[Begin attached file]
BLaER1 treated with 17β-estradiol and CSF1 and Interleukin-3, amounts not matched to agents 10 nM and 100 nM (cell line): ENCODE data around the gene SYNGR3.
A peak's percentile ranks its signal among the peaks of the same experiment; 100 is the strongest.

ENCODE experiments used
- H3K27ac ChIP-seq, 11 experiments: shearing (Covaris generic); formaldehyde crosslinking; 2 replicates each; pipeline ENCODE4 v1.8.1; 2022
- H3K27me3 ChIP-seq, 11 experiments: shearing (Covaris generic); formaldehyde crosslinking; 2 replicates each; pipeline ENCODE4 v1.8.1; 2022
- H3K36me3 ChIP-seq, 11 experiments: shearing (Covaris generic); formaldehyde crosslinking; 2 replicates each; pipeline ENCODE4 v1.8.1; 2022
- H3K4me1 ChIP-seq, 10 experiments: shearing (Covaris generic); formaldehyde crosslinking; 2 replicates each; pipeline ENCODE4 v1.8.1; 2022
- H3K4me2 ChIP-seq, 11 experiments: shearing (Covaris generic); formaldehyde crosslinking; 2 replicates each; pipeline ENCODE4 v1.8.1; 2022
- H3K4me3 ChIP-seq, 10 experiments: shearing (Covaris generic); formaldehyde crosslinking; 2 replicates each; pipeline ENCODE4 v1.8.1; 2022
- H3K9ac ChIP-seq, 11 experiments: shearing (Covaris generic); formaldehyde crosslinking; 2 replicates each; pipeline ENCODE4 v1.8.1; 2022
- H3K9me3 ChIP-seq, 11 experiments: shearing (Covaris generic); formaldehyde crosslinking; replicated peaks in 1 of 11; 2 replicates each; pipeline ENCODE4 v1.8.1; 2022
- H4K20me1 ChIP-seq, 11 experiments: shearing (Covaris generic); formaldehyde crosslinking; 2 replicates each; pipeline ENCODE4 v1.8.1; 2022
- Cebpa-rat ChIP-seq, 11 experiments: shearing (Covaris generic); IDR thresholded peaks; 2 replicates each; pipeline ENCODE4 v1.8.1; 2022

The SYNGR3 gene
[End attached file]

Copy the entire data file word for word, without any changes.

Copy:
BLaER1 treated with 17β-estradiol and CSF1 and Interleukin-3, amounts not matched to agents 10 nM and 100 nM (cell line): ENCODE data around the gene SYNGR3.
A peak's percentile ranks its signal among the peaks of the same experiment; 100 is the strongest.

ENCODE experiments used
- H3K27ac ChIP-seq, 11 experiments: shearing (Covaris generic); formaldehyde crosslinking; 2 replicates each; pipeline ENCODE4 v1.8.1; 2022
- H3K27me3 ChIP-seq, 11 experiments: shearing (Covaris generic); formaldehyde crosslinking; 2 replicates each; pipeline ENCODE4 v1.8.1; 2022
- H3K36me3 ChIP-seq, 11 experiments: shearing (Covaris generic); formaldehyde crosslinking; 2 replicates each; pipeline ENCODE4 v1.8.1; 2022
- H3K4me1 ChIP-seq, 10 experiments: shearing (Covaris generic); formaldehyde crosslinking; 2 replicates each; pipeline ENCODE4 v1.8.1; 2022
- H3K4me2 ChIP-seq, 11 experiments: shearing (Covaris generic); formaldehyde crosslinking; 2 replicates each; pipeline ENCODE4 v1.8.1; 2022
- H3K4me3 ChIP-seq, 10 experiments: shearing (Covaris generic); formaldehyde crosslinking; 2 replicates each; pipeline ENCODE4 v1.8.1; 2022
- H3K9ac ChIP-seq, 11 experiments: shearing (Covaris generic); formaldehyde crosslinking; 2 replicates each; pipeline ENCODE4 v1.8.1; 2022
- H3K9me3 ChIP-seq, 11 experiments: shearing (Covaris generic); formaldehyde crosslinking; replicated peaks in 1 of 11; 2 replicates each; pipeline ENCODE4 v1.8.1; 2022
- H4K20me1 ChIP-seq, 11 experiments: shearing (Covaris generic); formaldehyde crosslinking; 2 replicates each; pipeline ENCODE4 v1.8.1; 2022
- Cebpa-rat ChIP-seq, 11 experiments: shearing (Covaris generic); IDR thresholded peaks; 2 replicates each; pipeline ENCODE4 v1.8.1; 2022

The SYNGR3 gene